NEW YORK (AP) — Mark Rylance will have you pealing with laughter as he plays a repressed noblewoman in William Shakespeare's "Twelfth Night." He'll also, rather astonishingly, do the same as Richard III.
The superstar English actor finally reveals his Shakespeare skills to a Broadway audiences and it's worth the wait: His Olivia is as wonderfully mad with passion as his "rudely stamped" monarch in "Richard III" is simply mad, veering from farcical buffoonery to a glint of the savage.
Both plays from Shakespeare's Globe Theatre in London that were also hits in the West End are being performed in repertory here and opened Sunday at the Belasco Theatre, offering a darkish comedy the lightest of stagings and a pitch-dark tragedy played for laughs.
They bring the plays alive, brilliantly and made immediate, even if "Twelfth Night" nudges ahead of its more homicidal cousin if the cost of seeing both is prohibitive, although the producers have admirably offered huge student discounts. Taken together, these are pure sweet and sour joy.
The plays are directed with aplomb by Tim Carroll and celebrate Rylance's attempt to get as close as possible to original staging, costumes, music and acting styles. The stage, for instance, is illuminated by chandeliers packed with real dripping candles, and there are seven musicians playing traditional Elizabethan instruments in a gallery above the stage. Jenny Tiramani's pale wooden backdrop and carved banquet table and benches are keeping with the minimal theme, though a tad unrelenting.
Entering the Belasco, audiences will also witness the pre-show ritual of actors dressing and preparing their makeup onstage and some customers will actually be seated on the stage in towers on either side, a nod to the intimate theaters of The Bard's age. (Rylance graciously waves and shakes hands with stunned-looking ticket holders before the tragedy). At the end of each play, everyone dances, even the dead king in the tragedy.
There are also no women acting, keeping with the theater traditions of yore. All female roles are played by men and this device adds a layer of winking meaning to the comedy, since it plays with gender-swapping already. The homoeroticism is played for laughs perfectly in 2013.
Rylance, the Globe's first artistic director and celebrated on this side of the Atlantic for "Boeing-Boeing" and "Jerusalem," shows his decades of ease with Shakespeare, particularly his reprising of the white-faced and trembling Olivia, who finds herself unglued in the presence of a young man, who is, in fact, a young woman in disguise. Her gliding about like a Kabuki character is a highlight of this rich Shakespeare season.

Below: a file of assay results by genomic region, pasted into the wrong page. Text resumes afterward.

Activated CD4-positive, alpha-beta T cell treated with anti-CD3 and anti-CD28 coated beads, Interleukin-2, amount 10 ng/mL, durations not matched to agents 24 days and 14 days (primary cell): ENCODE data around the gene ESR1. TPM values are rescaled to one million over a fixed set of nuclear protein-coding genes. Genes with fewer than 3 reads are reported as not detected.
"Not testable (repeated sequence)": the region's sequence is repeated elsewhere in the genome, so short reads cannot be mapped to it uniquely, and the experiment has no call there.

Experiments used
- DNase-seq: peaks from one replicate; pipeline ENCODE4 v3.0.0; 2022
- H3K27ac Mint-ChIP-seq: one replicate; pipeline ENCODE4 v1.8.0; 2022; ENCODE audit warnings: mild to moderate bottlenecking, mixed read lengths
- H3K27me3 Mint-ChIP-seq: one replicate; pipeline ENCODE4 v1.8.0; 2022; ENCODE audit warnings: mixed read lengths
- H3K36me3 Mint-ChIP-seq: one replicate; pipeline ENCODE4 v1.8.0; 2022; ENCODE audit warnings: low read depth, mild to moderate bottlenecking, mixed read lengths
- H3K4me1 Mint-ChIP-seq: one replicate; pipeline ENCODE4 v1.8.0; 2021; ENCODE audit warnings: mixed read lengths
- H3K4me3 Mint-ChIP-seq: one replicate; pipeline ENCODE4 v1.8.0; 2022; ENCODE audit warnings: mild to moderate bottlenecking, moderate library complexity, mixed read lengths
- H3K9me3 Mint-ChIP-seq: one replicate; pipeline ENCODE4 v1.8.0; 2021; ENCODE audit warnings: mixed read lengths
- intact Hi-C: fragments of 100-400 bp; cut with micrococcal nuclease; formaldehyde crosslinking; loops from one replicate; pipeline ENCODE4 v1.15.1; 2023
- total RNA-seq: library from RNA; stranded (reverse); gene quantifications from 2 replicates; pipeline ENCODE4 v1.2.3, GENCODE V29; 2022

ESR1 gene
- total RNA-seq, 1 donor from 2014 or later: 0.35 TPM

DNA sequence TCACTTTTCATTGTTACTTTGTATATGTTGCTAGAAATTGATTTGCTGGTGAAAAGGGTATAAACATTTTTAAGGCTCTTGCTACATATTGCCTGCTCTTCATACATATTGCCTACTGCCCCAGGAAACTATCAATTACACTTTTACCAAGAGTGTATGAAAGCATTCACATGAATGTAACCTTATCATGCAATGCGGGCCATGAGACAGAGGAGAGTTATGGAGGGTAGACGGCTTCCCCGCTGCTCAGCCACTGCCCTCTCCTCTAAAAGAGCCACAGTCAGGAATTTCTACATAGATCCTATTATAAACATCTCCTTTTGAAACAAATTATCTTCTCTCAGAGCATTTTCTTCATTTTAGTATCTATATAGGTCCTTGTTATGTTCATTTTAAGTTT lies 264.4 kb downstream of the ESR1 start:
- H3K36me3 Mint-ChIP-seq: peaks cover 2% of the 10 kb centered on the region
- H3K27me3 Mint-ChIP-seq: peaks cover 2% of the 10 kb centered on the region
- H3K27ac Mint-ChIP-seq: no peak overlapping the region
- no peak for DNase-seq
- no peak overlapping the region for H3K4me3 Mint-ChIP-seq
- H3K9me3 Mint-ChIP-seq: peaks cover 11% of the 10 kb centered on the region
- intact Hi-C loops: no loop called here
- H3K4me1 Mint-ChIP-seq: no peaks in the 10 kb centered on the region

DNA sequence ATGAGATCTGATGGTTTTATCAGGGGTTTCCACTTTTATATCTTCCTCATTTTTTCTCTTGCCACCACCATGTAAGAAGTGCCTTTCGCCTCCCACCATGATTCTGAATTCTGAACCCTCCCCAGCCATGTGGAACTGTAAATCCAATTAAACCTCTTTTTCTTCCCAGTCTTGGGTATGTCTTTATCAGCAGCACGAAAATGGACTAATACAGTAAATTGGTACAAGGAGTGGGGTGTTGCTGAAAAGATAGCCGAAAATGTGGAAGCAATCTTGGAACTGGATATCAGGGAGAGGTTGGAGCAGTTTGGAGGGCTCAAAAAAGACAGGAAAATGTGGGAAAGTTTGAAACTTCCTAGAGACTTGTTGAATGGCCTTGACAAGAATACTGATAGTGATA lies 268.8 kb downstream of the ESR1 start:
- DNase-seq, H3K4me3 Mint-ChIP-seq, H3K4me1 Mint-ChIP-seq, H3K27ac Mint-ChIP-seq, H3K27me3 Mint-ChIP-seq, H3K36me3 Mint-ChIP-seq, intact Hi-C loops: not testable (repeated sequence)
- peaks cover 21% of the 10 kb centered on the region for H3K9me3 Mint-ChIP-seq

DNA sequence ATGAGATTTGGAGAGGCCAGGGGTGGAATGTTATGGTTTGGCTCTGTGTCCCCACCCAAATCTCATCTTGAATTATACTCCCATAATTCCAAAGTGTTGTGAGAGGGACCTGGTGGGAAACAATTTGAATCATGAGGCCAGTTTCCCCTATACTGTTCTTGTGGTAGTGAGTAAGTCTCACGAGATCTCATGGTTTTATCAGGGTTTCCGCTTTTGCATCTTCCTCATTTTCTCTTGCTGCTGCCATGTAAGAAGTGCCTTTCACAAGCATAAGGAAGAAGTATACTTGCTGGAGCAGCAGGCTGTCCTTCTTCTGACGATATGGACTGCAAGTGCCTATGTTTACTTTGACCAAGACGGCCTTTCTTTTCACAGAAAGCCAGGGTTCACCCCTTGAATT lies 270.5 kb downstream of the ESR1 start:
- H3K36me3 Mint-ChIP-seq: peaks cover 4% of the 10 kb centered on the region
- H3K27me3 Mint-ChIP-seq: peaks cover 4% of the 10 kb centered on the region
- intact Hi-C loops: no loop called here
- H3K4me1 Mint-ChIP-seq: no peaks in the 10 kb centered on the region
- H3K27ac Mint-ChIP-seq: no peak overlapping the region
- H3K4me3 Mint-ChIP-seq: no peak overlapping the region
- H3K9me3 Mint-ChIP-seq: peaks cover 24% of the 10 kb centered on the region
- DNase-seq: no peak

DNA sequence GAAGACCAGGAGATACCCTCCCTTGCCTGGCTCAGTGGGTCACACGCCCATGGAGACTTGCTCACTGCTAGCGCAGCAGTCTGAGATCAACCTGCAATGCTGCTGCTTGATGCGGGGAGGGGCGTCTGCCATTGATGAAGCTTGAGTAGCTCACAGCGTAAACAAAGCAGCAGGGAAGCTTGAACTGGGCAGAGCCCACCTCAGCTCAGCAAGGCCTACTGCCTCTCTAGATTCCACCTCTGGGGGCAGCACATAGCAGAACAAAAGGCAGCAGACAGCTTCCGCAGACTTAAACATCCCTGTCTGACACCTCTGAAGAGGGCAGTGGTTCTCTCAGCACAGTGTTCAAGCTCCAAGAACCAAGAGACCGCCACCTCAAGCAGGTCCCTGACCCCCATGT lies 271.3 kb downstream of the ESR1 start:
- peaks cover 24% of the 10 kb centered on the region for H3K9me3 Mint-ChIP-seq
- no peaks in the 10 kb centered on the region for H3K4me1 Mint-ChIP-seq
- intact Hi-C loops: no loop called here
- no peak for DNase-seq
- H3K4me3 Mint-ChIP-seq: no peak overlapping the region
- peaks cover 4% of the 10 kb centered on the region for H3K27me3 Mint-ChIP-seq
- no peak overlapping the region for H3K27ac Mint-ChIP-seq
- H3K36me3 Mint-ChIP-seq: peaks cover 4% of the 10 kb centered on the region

But Rylance's Richard III doesn't have the customarily slow burn into madness that others have taken. There are times it's hard to separate him from a buffoon, bumbling about like a twit with oddly little charisma. He gets laughs — but not scared ones — for delivering such lines as "He cannot live" and "I'll have her; but I will not keep her long" ("What?" he asks the audience in a humorous aside).
Instead of dread, Rylance with a withered left arm and crocodile tears seems to be reaching for a kind of psycho fool, and so doesn't reach the horror of a "minister of hell" or a man who does the "inhuman and unnatural."
The 19-member cast also includes a regal Stephen Fry making his Broadway acting debut as Malvolio in "Twelfth Night." He plays his role to the pompous, supercilious hilt, but you also sort of feel bad that he is so mistreated. (The play also contains a triumphant scene in which he is watched reading a forged love letter.) Fry is not in "Richard III," which is a shame for us.
Others who shine in both are Angus Wright as a daffy knight in "Twelfth Night" and a too-crafty-for-his-own-good Duke of Buckingham in "Richard III," Paul Chahidi as a hysterical Maria in "Twelfth Night" and he dual roles of Hastings and Tyrrell opposed to Richard III, and Samuel Barnett, who is a glorious Viola in "Twelfth Night" and Queen Elizabeth in "Richard III." Liam Brennan is a dashing Orsino.
The productions offer memorable moments — the worst duel ever by two unwilling participants in the comedy, an ominously stabbed strawberry and a grotesque head on a pike in the tragedy, and a powerful scene in which a mad Richard wipes the tears from his stunned wife and dabs them on his own cheeks.
With a "Romeo and Juliet" behind us and a "Macbeth" to go, this is a purple patch for The Bard. But seeing Rylance in his element on Broadway is rare and special. Get thee hence.